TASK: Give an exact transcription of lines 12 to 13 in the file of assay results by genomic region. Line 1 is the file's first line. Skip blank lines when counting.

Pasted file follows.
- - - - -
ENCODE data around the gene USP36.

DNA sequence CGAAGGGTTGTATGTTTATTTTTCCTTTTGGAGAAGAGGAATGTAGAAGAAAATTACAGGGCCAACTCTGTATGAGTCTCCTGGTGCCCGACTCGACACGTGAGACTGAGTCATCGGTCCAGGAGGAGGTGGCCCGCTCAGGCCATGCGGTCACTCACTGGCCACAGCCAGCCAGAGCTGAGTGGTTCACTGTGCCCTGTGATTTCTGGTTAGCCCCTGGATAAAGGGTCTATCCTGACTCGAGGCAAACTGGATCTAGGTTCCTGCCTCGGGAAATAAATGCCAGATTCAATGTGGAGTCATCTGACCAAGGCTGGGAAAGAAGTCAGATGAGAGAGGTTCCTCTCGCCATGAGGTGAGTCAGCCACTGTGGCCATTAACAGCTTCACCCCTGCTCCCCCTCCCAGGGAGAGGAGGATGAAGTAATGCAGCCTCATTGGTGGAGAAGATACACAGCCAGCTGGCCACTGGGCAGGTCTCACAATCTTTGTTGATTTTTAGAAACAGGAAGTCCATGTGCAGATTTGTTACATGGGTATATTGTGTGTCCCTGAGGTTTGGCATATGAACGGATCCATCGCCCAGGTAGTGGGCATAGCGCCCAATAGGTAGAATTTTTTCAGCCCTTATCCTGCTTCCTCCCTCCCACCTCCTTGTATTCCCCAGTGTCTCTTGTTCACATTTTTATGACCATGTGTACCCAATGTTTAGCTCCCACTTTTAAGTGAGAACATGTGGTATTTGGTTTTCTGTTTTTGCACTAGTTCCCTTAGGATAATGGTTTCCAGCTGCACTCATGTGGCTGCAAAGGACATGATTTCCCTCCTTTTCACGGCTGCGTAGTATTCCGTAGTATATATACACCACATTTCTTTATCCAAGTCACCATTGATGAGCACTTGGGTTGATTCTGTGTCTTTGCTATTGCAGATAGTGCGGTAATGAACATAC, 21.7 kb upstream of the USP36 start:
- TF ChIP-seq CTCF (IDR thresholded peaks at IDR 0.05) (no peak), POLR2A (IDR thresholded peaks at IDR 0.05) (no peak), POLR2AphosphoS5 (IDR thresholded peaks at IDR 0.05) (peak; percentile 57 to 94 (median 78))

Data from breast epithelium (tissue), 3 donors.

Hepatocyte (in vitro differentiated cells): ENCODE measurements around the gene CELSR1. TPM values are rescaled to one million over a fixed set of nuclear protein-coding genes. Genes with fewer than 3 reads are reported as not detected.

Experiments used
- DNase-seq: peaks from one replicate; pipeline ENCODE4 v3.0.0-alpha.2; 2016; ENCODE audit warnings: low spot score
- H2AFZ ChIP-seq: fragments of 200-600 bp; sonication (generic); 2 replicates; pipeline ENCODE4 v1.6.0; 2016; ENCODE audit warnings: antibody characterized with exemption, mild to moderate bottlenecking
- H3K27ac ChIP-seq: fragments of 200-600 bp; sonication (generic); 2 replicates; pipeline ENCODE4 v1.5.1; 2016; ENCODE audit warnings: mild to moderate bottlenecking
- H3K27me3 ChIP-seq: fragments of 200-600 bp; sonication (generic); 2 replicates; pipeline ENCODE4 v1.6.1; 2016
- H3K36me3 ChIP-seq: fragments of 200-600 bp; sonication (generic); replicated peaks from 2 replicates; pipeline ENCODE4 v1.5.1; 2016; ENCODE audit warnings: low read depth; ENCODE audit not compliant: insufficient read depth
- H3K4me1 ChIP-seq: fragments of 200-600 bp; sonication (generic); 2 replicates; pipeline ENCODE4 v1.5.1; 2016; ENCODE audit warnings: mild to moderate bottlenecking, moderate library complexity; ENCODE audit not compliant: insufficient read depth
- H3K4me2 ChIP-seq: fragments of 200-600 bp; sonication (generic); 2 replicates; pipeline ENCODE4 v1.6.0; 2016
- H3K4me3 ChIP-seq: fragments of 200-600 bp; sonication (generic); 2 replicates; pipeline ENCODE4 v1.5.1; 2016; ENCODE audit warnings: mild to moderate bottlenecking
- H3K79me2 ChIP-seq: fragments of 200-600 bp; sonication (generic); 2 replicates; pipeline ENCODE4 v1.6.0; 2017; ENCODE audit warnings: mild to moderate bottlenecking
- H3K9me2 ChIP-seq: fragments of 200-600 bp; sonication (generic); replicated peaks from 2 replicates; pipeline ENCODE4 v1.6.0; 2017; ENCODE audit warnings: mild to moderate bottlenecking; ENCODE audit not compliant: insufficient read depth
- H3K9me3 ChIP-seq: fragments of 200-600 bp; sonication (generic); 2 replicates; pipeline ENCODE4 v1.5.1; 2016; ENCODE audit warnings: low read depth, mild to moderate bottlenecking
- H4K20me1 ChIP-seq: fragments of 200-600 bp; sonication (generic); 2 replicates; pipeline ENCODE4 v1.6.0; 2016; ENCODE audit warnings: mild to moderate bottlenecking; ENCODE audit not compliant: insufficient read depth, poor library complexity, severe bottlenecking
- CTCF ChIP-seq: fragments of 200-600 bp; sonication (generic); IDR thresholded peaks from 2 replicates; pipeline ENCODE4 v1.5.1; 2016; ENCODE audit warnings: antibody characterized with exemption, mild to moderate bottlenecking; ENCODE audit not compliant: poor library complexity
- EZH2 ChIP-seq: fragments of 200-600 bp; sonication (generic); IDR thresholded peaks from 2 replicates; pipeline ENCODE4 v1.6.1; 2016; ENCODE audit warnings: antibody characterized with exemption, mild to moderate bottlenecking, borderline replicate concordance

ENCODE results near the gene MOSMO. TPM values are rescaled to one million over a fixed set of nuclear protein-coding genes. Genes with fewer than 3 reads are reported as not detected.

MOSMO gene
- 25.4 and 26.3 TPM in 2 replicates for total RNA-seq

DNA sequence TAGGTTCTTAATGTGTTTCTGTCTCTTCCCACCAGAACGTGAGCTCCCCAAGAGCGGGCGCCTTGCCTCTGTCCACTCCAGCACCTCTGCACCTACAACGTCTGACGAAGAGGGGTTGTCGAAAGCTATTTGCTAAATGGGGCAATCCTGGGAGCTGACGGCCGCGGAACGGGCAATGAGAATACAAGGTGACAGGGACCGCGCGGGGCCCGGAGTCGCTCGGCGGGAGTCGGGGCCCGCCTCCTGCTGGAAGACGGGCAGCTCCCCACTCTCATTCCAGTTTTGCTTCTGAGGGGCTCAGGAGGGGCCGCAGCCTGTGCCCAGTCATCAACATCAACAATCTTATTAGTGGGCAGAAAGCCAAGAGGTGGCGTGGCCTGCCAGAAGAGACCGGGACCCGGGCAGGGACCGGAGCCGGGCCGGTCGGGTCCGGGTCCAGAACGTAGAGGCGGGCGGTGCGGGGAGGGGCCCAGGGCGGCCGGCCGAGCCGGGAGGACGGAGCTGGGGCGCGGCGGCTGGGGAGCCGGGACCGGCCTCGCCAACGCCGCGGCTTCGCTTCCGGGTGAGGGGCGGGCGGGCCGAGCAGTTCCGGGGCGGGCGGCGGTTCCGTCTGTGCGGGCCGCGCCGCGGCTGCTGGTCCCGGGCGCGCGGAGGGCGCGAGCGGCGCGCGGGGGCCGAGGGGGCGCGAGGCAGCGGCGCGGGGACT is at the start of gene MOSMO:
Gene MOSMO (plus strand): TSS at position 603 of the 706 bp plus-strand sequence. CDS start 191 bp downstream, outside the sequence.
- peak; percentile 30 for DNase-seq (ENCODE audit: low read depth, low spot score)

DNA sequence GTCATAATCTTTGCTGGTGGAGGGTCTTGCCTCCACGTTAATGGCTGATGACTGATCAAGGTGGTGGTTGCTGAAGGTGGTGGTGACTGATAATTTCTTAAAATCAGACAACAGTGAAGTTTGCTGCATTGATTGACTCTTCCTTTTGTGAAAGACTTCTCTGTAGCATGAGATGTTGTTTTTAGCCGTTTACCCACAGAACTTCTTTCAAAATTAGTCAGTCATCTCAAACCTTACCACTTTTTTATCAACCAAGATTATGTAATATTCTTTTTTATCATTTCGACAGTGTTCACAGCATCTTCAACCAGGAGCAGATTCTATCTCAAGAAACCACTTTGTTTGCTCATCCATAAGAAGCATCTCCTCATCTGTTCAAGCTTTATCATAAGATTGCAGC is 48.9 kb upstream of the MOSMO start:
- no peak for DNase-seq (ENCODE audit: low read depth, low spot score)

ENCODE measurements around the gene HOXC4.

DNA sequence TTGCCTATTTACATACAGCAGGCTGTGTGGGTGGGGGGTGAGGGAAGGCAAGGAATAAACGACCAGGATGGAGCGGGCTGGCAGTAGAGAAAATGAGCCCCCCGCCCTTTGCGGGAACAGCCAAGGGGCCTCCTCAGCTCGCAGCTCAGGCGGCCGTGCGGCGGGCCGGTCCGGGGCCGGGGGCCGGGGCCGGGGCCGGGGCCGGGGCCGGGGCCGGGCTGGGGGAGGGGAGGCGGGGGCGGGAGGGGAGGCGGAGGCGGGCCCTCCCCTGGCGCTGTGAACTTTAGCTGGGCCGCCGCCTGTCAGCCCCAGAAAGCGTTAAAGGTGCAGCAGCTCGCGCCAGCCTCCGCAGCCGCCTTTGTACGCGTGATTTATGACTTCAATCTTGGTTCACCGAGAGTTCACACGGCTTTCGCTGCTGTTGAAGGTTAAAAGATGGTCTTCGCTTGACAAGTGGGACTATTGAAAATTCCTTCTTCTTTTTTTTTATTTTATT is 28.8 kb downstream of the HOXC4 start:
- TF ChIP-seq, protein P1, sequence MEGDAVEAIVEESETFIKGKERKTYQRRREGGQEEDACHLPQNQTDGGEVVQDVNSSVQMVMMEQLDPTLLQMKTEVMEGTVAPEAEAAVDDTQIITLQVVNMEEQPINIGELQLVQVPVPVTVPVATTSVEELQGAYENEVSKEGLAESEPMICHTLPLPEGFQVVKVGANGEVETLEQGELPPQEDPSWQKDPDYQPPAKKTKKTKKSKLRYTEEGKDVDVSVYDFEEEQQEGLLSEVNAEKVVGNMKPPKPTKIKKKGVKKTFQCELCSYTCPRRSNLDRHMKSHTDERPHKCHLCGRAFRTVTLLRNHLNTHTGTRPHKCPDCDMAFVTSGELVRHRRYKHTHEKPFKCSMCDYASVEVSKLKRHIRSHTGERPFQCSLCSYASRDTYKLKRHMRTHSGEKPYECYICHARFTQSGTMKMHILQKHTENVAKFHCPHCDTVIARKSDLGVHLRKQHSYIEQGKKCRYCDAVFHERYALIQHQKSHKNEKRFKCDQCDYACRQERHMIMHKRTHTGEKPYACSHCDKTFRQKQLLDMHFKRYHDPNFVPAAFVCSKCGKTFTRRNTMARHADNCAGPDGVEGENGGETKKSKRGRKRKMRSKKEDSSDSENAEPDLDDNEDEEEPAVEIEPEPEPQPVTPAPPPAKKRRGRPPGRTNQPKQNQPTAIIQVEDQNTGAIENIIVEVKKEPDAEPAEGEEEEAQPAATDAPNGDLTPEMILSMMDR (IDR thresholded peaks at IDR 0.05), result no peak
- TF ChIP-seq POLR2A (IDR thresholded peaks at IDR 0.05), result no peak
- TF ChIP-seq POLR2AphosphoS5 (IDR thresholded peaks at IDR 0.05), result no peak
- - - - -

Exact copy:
- H3K4me1 ChIP-seq: fragments of 200-600 bp; sonication (generic); 2 replicates; pipeline ENCODE4 v1.5.1; 2016; ENCODE audit warnings: mild to moderate bottlenecking, moderate library complexity; ENCODE audit not compliant: insufficient read depth
- H3K4me2 ChIP-seq: fragments of 200-600 bp; sonication (generic); 2 replicates; pipeline ENCODE4 v1.6.0; 2016